The Balassa-Samuelson effect in Central and Eastern Europe: myth or reality?
AbstractThis paper studies the Balassa-Samuelson effect in nine Central and East European countries. Using panel cointegration techniques, we find that productivity growth in the open sector leads to inflation in non-tradable goods. Because of the low share of non-tradables and the high share of food items in addition to regulated prices, the consumer price index is misleading when analyzing the Balassa-Samuelson effect. Consequently, the appreciation of the real exchange rate, which has been established as a stylized fact over the last decade, is caused only partly by the Balassa-Samuelson effect. We identify a trend increase in the prices of tradable goods as a contributing explanation.
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Bibliographic InfoArticle provided by Elsevier in its journal Journal of Comparative Economics.
Volume (Year): 31 (2003)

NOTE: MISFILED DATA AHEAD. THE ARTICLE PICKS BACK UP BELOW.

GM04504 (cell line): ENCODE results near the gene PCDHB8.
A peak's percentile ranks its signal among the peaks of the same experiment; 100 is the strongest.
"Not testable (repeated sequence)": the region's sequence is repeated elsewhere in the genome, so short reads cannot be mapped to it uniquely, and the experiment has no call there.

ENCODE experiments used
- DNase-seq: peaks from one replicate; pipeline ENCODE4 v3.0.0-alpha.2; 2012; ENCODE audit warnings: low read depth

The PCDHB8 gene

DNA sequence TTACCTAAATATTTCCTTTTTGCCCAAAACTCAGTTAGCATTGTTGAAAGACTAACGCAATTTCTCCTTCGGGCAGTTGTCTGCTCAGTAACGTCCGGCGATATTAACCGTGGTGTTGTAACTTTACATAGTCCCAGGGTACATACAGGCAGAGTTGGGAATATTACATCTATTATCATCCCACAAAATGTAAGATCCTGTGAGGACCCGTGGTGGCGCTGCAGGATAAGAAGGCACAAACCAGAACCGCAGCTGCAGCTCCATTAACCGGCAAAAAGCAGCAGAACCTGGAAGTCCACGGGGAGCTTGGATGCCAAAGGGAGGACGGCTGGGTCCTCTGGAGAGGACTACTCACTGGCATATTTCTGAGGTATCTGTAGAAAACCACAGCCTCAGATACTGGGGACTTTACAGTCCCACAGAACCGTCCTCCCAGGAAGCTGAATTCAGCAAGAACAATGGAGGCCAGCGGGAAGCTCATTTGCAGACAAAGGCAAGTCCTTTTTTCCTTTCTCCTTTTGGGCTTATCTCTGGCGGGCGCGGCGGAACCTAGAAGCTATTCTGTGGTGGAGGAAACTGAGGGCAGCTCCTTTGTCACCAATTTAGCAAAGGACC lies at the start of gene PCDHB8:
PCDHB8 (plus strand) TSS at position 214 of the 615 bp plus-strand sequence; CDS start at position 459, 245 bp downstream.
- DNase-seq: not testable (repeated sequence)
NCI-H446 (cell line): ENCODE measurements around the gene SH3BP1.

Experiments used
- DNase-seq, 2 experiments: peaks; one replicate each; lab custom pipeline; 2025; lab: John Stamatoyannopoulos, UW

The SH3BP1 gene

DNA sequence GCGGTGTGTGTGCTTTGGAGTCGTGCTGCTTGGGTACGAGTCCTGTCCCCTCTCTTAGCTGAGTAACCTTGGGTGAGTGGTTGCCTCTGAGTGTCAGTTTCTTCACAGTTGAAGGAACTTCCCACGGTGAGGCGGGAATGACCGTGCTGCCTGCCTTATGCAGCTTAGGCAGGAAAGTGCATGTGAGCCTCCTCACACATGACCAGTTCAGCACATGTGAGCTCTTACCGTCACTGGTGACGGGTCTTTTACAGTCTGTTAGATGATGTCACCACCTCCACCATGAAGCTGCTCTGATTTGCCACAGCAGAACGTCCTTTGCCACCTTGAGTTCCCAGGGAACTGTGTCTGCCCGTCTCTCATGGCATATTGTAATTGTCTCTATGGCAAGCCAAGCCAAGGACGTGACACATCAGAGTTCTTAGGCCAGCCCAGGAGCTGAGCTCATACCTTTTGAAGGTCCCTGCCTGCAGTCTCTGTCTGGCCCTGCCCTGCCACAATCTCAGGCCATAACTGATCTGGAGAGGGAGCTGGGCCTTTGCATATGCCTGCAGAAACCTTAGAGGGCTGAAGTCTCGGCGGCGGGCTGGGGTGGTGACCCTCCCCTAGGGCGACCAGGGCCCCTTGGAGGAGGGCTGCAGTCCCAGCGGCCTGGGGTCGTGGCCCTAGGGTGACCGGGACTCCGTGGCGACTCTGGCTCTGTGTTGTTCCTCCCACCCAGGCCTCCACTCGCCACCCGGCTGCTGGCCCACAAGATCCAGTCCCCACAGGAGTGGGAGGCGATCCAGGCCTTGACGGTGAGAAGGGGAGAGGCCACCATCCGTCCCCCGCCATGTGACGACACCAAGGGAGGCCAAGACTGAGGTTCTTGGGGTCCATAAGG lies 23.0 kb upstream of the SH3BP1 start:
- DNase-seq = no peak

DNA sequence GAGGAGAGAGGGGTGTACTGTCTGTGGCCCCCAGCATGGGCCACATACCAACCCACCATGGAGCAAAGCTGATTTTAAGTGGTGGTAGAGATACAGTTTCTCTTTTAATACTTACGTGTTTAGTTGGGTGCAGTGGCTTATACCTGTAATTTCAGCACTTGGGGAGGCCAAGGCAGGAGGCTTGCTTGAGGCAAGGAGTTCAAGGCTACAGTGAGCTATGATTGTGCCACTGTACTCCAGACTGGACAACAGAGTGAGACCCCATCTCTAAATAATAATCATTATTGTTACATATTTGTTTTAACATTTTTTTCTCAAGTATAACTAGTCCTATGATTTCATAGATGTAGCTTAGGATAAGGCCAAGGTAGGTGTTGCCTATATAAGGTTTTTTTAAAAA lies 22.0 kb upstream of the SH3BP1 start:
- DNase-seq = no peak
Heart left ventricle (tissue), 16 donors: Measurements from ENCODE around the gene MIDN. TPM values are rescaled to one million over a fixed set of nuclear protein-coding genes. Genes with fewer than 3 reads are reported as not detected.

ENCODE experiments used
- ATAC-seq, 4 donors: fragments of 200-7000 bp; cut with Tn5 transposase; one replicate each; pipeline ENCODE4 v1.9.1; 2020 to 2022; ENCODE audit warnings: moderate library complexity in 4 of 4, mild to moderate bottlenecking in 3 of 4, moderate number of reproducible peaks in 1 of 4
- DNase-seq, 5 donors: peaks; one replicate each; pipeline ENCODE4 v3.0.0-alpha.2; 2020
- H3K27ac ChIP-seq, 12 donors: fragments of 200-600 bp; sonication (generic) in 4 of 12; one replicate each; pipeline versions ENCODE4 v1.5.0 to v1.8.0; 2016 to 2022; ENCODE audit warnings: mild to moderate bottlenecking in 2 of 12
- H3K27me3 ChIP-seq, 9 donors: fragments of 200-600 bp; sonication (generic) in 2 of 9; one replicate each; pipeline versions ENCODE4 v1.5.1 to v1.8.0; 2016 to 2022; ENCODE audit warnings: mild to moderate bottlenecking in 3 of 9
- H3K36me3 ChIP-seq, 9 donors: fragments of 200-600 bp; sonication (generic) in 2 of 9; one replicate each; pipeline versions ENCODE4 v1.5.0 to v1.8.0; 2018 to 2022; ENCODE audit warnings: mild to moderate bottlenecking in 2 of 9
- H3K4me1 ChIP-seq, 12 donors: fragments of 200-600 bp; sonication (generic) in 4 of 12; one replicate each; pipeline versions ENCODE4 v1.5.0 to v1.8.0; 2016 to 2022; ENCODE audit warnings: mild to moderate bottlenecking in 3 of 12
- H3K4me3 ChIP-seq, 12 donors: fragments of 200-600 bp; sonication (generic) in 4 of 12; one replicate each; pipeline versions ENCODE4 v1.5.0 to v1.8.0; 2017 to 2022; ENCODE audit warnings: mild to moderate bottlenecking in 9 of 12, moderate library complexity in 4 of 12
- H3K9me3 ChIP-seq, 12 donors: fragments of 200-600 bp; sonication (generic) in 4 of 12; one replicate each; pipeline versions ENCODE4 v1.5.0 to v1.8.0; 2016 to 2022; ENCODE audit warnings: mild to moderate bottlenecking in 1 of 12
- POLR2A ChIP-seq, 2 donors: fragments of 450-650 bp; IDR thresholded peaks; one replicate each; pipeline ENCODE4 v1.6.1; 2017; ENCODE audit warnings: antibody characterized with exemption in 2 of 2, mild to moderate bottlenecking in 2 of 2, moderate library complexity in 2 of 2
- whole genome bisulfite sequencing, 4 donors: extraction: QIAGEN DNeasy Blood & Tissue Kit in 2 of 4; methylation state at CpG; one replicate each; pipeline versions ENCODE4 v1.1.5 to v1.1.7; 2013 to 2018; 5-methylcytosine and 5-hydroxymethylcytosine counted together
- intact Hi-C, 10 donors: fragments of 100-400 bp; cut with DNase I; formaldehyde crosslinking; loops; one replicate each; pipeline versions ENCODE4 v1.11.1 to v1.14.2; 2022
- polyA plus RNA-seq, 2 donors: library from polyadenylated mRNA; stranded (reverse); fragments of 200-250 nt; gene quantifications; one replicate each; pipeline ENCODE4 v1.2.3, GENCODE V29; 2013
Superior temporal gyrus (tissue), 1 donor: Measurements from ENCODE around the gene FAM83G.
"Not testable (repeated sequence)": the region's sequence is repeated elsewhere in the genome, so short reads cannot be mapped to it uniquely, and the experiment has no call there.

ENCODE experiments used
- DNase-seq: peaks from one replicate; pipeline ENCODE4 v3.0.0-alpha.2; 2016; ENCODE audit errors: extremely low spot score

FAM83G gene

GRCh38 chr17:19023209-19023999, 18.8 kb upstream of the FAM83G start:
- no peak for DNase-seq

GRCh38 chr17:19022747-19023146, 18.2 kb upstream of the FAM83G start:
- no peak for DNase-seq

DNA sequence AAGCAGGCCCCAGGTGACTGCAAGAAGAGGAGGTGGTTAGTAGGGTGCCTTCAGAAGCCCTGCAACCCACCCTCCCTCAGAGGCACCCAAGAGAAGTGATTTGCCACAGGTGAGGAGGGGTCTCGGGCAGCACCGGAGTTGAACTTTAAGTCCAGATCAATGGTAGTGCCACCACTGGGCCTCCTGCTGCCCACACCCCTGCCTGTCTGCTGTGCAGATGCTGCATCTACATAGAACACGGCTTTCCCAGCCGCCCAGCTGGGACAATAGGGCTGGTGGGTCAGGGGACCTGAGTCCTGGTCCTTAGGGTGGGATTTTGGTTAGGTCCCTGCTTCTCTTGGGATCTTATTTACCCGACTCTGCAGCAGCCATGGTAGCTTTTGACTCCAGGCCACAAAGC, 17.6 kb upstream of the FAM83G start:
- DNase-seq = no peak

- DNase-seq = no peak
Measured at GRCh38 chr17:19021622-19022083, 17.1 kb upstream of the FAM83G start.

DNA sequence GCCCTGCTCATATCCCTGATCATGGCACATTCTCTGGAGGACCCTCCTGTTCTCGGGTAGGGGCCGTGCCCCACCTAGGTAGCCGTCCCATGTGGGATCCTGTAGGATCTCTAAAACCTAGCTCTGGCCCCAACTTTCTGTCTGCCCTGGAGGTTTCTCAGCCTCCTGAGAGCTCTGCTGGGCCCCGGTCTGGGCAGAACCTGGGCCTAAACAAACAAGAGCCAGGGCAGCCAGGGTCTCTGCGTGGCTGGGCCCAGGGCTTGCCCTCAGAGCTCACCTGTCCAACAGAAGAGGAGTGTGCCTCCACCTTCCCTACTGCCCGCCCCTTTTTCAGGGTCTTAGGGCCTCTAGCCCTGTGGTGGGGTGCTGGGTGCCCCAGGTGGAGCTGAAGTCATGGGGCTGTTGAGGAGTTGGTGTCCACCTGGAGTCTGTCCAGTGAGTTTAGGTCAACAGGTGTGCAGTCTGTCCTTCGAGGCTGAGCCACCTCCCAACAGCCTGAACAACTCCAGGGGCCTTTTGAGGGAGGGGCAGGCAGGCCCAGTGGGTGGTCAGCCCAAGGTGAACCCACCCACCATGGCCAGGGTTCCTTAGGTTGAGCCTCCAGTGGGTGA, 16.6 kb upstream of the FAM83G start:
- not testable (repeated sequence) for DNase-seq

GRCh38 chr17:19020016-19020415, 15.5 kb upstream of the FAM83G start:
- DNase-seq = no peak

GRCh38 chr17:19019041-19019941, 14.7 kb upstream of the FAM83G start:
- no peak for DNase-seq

Issue (Month): 3 (September)
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Web page: http://www.elsevier.com/locate/inca/622864
Other versions of this item:
- Balázs Égert & Imed Drine & Kirsten Lommatzsch & Christophe Rault, 2005. "The Balassa-Samuelson Effect in Central and Eastern Europe: Myth or Reality?," Documents de recherche 05-15, Centre d'Études des Politiques Économiques (EPEE), Université d'Evry Val d'Essonne.
- Balázs Égert & Imed Drine & Kirsten Lommatzsch & Christophe Rault, 2002. "The Balassa-Samuelson effect in Central and Eastern Europe: Myth or reality?," William Davidson Institute Working Papers Series 483, William Davidson Institute at the University of Michigan.
- E31 - Macroeconomics and Monetary Economics - - Prices, Business Fluctuations, and Cycles - - - Price Level; Inflation; Deflation
- F31 - International Economics - - International Finance - - - Foreign Exchange
- C15 - Mathematical and Quantitative Methods - - Econometric and Statistical Methods and Methodology: General - - - Statistical Simulation Methods: General
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